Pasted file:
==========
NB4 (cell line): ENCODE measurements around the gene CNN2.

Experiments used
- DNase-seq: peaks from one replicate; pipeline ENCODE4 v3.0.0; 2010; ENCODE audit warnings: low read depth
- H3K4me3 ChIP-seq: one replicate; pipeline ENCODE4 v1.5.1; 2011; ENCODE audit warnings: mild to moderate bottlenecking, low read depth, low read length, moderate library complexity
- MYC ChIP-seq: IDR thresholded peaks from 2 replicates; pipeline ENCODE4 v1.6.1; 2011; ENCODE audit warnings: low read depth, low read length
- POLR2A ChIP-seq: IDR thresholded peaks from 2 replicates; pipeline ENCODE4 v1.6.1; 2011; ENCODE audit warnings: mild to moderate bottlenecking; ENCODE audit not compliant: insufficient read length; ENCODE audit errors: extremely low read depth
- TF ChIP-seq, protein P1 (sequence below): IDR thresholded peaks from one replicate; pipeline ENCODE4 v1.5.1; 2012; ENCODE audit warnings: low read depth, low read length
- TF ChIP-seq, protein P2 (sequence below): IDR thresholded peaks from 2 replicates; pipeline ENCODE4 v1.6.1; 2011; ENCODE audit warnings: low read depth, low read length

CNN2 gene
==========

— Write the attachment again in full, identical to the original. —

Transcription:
NB4 (cell line): ENCODE measurements around the gene CNN2.

Experiments used
- DNase-seq: peaks from one replicate; pipeline ENCODE4 v3.0.0; 2010; ENCODE audit warnings: low read depth
- H3K4me3 ChIP-seq: one replicate; pipeline ENCODE4 v1.5.1; 2011; ENCODE audit warnings: mild to moderate bottlenecking, low read depth, low read length, moderate library complexity
- MYC ChIP-seq: IDR thresholded peaks from 2 replicates; pipeline ENCODE4 v1.6.1; 2011; ENCODE audit warnings: low read depth, low read length
- POLR2A ChIP-seq: IDR thresholded peaks from 2 replicates; pipeline ENCODE4 v1.6.1; 2011; ENCODE audit warnings: mild to moderate bottlenecking; ENCODE audit not compliant: insufficient read length; ENCODE audit errors: extremely low read depth
- TF ChIP-seq, protein P1 (sequence below): IDR thresholded peaks from one replicate; pipeline ENCODE4 v1.5.1; 2012; ENCODE audit warnings: low read depth, low read length
- TF ChIP-seq, protein P2 (sequence below): IDR thresholded peaks from 2 replicates; pipeline ENCODE4 v1.6.1; 2011; ENCODE audit warnings: low read depth, low read length

CNN2 gene